World of Warcraft is an example of a game I’ve stopped playing in part because it was too good. I played WoW a lot, and I’ve realized, that if I keep playing it so much, I wouldn’t be able to visit the forum ( and sites, and talk to the friends, I had at the time. And with the addition of the subscription fee, I’ve thought to myself, "Hm, if I’m not going to be playing it much, why pay for the subscription?" (I was in the army at the time, so my monthly salary was $80 or so, so $15 a month for subscription was not negligible).

So yes, these days when I look for MMORPGs, for instance, I look for games that are not as good as WoW, or at least, not as addictive (but when they aren’t as good, I end up not enjoying them :D). Guild Wars works perfectly for me, less for being "less good", and more for the no-subscription. I haven’t played since January, but I might install it again and give it some more of my time. Of course, that it takes 15-20 giga of hard-drive space is also consideration, so I might try and finish The Last Remnant first, you know?

The convention I went to has something to do with it, as I sat in the cafeteria during down-time next to someone who was playing, though it’s been on my mind for a while that I hadn’t played in quite some time. And of course, next month comes out Dragon Age: Origins by my favourite RPG-releasing company, BioWare, and seeing as next week the new school-year begins, I hope it’ll go well.

The only way to stop this is to limit myself, not to "goals", as there are always more, but to time-spent playing. And no, "30 more minutes" shouldn’t be acceptable, as you can find yourself looking at the watch again, and it’s 3-4 hours later.

I’ll cover the board game known as Infernal Contraption by Privateer Press in this post. I use the definition "card-game" even though it’s a non-collectible card-game, ala Munchkin, which I think is really a "board-game"; I hope you can bear with that. Furthermore, I’ll tell you the general gist of this post: We did not enjoy this game much.

This is a "Things I Like" post, so the review is more me covering opinions than describing the thing blow by blow, and all the rules.
In this game each player receives a deck of card, and must create a machine: Connecting "contraptions" that do things to power-sources, connecting "enhancements" to contraptions, and connecting one-time "consumables" to something. You get to place things only if they have matching "sockets", and you need to "pay" for each card you play after the first free card each turn.

Your goal in this game is to be the last man standing. I was actually a bit worried about this from a design stand-point before: This is not a game like Munchkin where we all play and have the ability to affect the game till it ends. Instead, players are removed from the game and may end up becoming bored. From my experience though, when someone gets removed, the game is usually close to completion, and the players are going to grow bored way before that as well 😉

There are a lot of cards, and while many of them are quite similar to one another, and only have slight differences in the rules, or their connectors are different and they are otherwise identical, this translates to every turn, where a player might have a completely new hand (other players’ actions can grant and take cards away), they will sit huddled, and spend 3-5 minutes reading their cards and planning what to play, where. During this time, the other players can stop paying attention. There’s only one card type (so 3-4 copies) that truly require you to pay attention to another player’s machine.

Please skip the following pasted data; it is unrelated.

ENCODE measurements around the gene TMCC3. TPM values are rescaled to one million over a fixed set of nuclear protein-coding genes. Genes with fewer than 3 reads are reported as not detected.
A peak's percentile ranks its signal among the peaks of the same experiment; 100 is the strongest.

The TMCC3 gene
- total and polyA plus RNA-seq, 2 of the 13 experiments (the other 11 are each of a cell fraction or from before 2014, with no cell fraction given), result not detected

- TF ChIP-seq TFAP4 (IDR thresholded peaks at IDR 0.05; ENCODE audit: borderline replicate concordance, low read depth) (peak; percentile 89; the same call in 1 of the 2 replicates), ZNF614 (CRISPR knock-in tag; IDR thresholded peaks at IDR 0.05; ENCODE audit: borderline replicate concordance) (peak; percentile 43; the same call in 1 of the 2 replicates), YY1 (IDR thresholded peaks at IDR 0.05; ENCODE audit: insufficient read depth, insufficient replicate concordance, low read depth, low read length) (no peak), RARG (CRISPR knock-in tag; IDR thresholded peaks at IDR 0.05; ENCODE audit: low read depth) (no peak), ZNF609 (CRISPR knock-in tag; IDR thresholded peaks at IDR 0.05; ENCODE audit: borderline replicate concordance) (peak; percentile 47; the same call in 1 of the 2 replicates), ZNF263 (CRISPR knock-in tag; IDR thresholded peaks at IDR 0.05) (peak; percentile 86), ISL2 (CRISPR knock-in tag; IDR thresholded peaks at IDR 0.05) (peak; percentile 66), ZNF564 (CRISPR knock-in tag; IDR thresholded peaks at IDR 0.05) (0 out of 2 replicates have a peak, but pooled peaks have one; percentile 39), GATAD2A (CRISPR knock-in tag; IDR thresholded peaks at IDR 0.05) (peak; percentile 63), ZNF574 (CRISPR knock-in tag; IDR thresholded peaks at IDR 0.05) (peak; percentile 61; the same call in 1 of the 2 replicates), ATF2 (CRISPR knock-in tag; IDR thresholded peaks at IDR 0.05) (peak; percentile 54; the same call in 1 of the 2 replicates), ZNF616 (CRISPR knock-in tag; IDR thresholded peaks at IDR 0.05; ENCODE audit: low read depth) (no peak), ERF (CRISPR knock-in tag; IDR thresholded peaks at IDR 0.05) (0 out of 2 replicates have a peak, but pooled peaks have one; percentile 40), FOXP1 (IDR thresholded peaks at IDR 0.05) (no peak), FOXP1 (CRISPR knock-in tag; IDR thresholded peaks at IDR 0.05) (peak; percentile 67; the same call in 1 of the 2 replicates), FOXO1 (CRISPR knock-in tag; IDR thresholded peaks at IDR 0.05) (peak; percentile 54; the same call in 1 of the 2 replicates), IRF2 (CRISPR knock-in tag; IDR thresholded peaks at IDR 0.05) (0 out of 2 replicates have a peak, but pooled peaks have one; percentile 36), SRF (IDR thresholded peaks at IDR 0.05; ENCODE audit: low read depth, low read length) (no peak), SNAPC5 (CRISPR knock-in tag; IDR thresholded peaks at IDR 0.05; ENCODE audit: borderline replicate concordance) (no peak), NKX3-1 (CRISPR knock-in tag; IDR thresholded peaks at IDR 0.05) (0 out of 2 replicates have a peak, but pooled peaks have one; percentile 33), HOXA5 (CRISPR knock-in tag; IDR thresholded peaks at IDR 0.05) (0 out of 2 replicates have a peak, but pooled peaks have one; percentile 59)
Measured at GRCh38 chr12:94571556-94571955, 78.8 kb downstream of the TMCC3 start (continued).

A Contraption Card.
A Contraption Card.

The cards are certainly quite beautiful, and have a distinct art-style. I think their design though, is prohibitive for play. It is true, that since you can connect your card via one of the four connectors on the four cardinal directions, you might place it "upside down", but still. As it stands, when the cards are in your hand you need to tilt them to read them, and due to the text being small and the picture being so big, your attention is divided: There are too many things to look at, and either the picture draws too much attention, or you don’t really look at it at all.
And then, once you have your machine, once per turn you activate it. In the beginning, my mother (I played with my mother and one of my friends), would read us what the card said, word-for-word. I told her, "No need to read the card, just tell us what to do," as I desired to speed the game up a bit. And that’s the other shoe; while a player builds their machine, the other players sit there twiddling their thumbs, or begin reading on their new cards early hoping it’d still be relevant by next round. And when another player runs his machine, they just tell you for
the next 1-2 minutes what cards to draw, which cards to discard, etc.

This is basically a giant "mutual" solitaire game: You sit around and play with some other people, but the interaction between players is quite minimal. The only really social aspect of the game is choosing who to attack on each of your turns. Perhaps trying to cajole players to attack other players.

I think the only thing worse than playing it with 3 players is playing it with 4, as the time you sit there doing nothing adds up. Sure, if we’d have kept playing we’d probably have become more adept, and played faster, slightly faster. But for what purpose? It’s not like what makes a game fun, which is actual real strategy beyond the basic (make it so you don’t play too many cards a turn, as you’ll draw your own deck out), and social relations, are there.

: 4.5/10.

I forgot to say these two things before: First, my mother enjoyed the game, but she took way longer than the rest of us to play her turn. Same as her turn took double the time in Settlers or so. She was engrossed in her cards all the time, during our turns too, so she probably didn’t notice their length. Second, the game has an add-on that adds "Interrupts", so to speak, that add to your options to act during the other players’ turns. But since the main game is so sub-par, even if the add-on brings it up to par, it’s too late.